– Water /custom loop; D.I.Y. custom water loops with blocks, tubing, pump, radiator(s) and fan(s). This is an expensive (!) investment but with a possibly high ROI (Return Of Investment). It’s more risky (water leaks), and therefor not for the faint of heart (consider avoiding this option for critical operations). But you can stack up to seven (7), or even eleven (11) GPUs in one case (motherboard dependent, server grade), still overclock them quite a bit, and by that get really-REALLY-high performance, i. e. an excellent ROI, given that you have real use for it.
This is a small physical connector for GPU-to-GPU, similar to SLI but newer and much higher performing. It enables two GPUs VRAM to be used as one shared pool, i.e. two (2) 2080 Tis, with 11 GB VRAM each, will enable a total of 22 GB VRAM for your application to use. Also, your GPUs will perform a little better speed wise, especially for machine learning. (Some software have been reported to perform worse with NVLink, so remember to do some research regarding Your software of choice).
Motherboard – The PCB board where everything else is mounted
Any popular ‘gaming’ or ‘workstation’ motherboard will usually get the job done, with up to two (2) GPUs. Though, the options are few and far between if you want to build with three (3) or more GPUs. My recommendation is the Asus WS Z390 Pro, since it can host up to four (4) GPUs running at x8 PCIe speed, with a 16 Lanes only CPU, thanks to the PLX chip. In the context of GPU rendering, PCIe x8 has no perceivable loss compared to x16, approximately only 1-2% in most cases (though, when gaming it can have a bigger impact).
Another reason to pick this motherboard is the fact that has the 1151 socket, meaning you can choose from a wide range of reasonably priced and high performing consumer/gaming-CPUs, incl. the i9-9900K. This motherboard also hosts two (2) NVMe M.2 SSDs at theoretical speeds up to 4,000 MB/s! (You can also look up the Asus X299 series as an alternative, beware they come with a different socket though.)
CPU and CPU-cooling – Central Processing Unit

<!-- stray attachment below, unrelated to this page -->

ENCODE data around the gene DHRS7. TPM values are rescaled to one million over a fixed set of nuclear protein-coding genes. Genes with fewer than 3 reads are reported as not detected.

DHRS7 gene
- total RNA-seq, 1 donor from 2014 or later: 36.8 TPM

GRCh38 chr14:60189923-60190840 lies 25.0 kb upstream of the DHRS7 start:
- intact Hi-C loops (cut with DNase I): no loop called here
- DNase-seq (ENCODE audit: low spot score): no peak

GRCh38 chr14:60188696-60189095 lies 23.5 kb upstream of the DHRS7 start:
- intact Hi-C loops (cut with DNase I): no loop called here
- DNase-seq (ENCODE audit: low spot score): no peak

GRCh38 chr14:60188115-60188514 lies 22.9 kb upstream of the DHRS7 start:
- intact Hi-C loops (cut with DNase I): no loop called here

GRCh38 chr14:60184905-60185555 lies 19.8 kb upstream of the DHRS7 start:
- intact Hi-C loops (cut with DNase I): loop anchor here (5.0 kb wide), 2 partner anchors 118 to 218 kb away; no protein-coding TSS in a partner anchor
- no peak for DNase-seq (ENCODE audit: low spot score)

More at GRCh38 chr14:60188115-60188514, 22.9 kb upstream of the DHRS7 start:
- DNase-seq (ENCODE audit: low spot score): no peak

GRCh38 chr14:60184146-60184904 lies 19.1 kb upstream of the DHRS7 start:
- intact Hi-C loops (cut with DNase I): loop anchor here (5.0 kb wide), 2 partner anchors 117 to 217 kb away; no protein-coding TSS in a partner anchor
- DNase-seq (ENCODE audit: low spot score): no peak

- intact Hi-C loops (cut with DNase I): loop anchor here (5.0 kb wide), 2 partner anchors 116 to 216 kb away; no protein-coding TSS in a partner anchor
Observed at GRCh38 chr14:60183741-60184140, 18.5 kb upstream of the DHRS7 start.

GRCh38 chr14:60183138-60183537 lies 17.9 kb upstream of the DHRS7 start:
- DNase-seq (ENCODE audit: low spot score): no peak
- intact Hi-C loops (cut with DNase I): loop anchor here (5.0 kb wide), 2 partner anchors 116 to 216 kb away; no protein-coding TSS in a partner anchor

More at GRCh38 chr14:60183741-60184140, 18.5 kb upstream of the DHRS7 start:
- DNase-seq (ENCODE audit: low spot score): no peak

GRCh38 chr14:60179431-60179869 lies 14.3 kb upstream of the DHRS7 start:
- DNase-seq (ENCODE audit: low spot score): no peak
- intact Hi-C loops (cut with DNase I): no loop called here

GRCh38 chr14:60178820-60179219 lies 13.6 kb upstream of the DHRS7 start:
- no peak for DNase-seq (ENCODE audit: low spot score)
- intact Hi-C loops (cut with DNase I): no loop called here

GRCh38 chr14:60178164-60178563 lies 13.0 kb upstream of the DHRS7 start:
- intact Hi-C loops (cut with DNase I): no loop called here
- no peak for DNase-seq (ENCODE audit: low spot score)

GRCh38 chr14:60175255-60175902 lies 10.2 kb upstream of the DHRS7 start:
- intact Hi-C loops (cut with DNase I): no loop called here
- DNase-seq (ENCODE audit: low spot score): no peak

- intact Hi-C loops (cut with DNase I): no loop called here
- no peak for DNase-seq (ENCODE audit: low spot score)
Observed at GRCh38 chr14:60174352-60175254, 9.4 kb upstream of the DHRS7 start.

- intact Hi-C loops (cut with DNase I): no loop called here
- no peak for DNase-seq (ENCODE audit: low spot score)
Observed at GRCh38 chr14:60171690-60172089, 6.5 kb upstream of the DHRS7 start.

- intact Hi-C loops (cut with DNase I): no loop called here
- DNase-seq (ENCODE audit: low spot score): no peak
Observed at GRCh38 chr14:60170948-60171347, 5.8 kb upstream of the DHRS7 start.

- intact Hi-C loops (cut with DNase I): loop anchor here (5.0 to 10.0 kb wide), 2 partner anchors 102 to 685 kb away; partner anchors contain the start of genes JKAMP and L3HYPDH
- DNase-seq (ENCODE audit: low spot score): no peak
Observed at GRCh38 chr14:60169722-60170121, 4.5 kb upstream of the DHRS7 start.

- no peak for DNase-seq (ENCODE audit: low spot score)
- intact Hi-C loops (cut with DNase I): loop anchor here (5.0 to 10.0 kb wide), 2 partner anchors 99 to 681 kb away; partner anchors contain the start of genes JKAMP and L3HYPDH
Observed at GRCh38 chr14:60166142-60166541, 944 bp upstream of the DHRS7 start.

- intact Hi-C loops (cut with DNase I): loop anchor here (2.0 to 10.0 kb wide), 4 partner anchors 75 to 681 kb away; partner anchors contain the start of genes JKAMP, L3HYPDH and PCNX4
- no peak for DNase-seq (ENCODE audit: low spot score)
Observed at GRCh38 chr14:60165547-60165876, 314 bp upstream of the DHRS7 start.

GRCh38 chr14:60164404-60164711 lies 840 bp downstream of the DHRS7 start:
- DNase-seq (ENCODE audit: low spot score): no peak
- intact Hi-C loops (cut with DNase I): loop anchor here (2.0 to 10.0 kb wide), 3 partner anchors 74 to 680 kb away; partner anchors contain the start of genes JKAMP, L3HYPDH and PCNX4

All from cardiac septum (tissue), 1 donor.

You don’t really need a high number of CPU-cores, six to eight will do fine. Most software is single threaded anyways. The one situation where you do want a lot of CPU-cores though, is if you do CPU-based rendering (After Effects and Premiere Pro, or Arnold and V-RAY, but the two latter are or will soon be CPU/GPU-hybrid). There is a second situation where more cores really make a difference, and that is when calculating simulations and caching them to RAM or disk, for example in X-Particles.
So, what most readers will need is rather a high clocked CPU! You absolutely want to avoid going cheap on the CPU, because an under powered one will bottleneck the GPU(s) you just invested in. For example Redshift do use the CPU a lot (ex. when loading the 3D-scenes into VRAM). The gaming flagship model from Intel, i9-9900K, can turbo speed (theoretically) up to 5.0 GHz on a single core (in reality around 4.7), which again, really helps speed up software like Redshift, Octane, Blender (Cycles, Eevee), Unity, Unreal, etc. A CPU with only 16 Lanes is not a problem in a multi GPU build, if coupled with a PLX equipped motherboard, like Asus WS Z390 Pro.
Cooling is essential, since too much heat will make your CPU throttle, i. e. slow down, if/when it reaches a certain temperature. Go for a large Noctua air cooler, or a two-fan Corsair AIO water loop. In some cases the non-water Noctuas outperform AIOs from Corsair, NZXT, and others, but bear in mind that Noctuas are quite heavy and therefor can break/detach from your CPU if transported (actually Noctua air cooling has fluid inside, but in a different way).
SSD – Solid State Drive
Rotating hard drives deliver, on average, roughly 128 MB/s read speed, and 120 MB/S when writing. (Though there are faster ones). This is why most people opt for SSDs nowadays, which can reach around 550 MB/s read speed and writes around 520 MB/s. Clearly SSDs are favorable (though still significantly more expensive), at least for hosting your Operating System, and if you’re working with large files, such as video. But for storing large amounts of data, most people and businesses still use “old school” rotating hard drives (don’t mix up desktop-drives and NAS-drives).